Eville & Jones, the company that supplies Official Veterinarians (OVs) for the Food Standards Agency (FSA), said the shortage had reached “crisis point” and blamed Brexit uncertainty for losing about 20 vets a month.
CIEH head of policy Tony Lewis said the Government had been repeatedly warned of Brexit’s negative impact on staffing in a number of sectors where there was a high reliance on EU nationals fulfilling key roles. This was especially true for the meat sector, where many OVs are from the EU.
‘Lack of understanding’
“We have been concerned for some time that the Government is simply not getting a grip on the key issues around Brexit and the UK’s food security and this is simply another example of their lack of understanding,” said Lewis.
“Our new report, Feeding Britain: Food Security after Brexit, raises all the key issues the Government urgently needs to be considering to maintain our food supply and protect our food industry after Brexit. We sincerely hope that they will properly engage with it.”
Lewis added that the CIEH could point the FSA towards an untapped pool of health professionals who, having previously held responsibility in this area, could step in and help address the current shortage of meat inspectors.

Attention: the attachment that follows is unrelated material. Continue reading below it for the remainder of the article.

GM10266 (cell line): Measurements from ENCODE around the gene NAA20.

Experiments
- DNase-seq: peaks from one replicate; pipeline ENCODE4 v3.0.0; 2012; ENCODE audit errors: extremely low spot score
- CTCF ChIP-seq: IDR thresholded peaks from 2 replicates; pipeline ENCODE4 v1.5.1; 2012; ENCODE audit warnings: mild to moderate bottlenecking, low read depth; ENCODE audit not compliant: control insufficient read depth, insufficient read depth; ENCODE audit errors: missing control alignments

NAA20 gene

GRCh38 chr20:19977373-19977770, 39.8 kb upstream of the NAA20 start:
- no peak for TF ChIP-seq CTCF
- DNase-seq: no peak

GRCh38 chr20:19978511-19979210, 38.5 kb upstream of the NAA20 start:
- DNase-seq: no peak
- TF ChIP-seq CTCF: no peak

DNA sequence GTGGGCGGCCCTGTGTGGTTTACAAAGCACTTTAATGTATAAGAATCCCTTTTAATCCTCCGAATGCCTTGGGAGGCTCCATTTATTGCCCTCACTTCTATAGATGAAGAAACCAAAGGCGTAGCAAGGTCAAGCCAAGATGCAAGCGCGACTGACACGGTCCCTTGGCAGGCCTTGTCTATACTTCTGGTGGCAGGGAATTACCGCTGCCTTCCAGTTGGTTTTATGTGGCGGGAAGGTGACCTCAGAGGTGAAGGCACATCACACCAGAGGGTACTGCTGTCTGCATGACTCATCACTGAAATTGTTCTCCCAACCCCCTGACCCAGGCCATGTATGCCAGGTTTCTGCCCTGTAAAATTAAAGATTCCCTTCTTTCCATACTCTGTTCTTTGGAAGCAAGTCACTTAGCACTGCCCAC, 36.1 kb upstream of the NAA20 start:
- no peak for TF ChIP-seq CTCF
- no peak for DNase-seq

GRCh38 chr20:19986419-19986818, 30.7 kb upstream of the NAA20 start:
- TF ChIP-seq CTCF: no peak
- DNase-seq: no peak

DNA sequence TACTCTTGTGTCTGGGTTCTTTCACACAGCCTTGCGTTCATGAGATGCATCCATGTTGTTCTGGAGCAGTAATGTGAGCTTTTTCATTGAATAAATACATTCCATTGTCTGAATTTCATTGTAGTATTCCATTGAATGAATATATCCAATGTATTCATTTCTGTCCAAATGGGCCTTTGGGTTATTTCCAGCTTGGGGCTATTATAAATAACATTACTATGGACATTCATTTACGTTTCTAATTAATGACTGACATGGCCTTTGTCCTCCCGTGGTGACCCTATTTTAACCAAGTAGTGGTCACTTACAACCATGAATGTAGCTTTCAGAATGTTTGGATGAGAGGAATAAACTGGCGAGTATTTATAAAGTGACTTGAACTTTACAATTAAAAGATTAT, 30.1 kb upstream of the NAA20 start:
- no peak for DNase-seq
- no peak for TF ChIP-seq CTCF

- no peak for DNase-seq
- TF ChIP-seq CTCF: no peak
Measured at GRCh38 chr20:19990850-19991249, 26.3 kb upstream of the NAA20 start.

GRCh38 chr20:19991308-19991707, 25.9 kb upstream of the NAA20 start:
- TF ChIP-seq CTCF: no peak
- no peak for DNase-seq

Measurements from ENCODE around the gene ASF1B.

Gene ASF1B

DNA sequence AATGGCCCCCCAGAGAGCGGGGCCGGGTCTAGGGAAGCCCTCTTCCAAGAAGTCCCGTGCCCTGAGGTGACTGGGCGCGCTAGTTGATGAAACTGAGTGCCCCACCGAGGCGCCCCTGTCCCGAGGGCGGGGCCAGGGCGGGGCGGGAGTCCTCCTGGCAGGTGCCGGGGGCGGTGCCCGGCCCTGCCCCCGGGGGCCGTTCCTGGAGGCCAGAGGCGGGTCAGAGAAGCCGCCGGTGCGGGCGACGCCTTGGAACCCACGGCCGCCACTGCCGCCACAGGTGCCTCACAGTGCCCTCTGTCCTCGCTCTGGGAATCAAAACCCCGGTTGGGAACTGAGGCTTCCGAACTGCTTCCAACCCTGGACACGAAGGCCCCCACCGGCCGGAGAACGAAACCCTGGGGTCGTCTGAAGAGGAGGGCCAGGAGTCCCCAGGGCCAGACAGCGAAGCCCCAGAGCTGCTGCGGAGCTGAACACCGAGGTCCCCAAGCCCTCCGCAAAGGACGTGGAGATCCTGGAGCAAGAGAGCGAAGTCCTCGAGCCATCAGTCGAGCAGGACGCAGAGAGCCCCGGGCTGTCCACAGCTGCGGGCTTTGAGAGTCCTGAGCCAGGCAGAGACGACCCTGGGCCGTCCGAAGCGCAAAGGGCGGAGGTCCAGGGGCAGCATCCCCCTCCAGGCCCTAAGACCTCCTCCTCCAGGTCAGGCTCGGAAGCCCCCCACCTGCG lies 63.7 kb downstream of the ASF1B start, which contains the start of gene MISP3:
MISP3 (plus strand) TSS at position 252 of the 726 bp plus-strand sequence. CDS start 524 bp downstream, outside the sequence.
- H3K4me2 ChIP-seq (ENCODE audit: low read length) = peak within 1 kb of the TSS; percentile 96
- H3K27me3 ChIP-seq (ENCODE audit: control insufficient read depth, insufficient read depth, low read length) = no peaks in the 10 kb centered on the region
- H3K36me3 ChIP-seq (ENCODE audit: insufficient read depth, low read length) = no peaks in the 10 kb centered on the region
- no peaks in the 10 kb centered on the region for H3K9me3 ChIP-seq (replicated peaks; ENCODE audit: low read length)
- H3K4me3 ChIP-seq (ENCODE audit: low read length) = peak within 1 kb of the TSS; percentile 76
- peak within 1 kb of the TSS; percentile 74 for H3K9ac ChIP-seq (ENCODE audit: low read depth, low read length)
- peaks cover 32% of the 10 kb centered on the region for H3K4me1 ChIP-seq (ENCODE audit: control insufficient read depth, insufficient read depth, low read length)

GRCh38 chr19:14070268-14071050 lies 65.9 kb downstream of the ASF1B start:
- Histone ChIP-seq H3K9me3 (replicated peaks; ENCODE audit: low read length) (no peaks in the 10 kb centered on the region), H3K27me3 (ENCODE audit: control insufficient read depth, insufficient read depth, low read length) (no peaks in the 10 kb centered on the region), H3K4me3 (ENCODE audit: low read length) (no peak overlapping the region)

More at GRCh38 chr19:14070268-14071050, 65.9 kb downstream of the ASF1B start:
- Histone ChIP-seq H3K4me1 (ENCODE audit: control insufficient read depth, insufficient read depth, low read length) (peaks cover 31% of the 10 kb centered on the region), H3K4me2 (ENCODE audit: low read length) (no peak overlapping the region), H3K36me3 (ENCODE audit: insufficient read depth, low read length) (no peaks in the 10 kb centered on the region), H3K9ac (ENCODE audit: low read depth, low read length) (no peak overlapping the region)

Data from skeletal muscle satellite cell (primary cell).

Threatening the security of food
The CIEH report also warned that a no-deal Brexit ran the risk of threatening the security of food in the UK, if the Government didn’t factor in the agri-food industry in Brexit negotiations.
It also criticised contingency plans from the Government to suspend food regulations in the event of a no-deal Brexit.
Co-author of the report Professor Tim Lang said: “One could argue that this is sensible emergency planning, but it is also risky. Consumers would rightly wonder who was guaranteeing the safety and quality of the imported food they were buying.”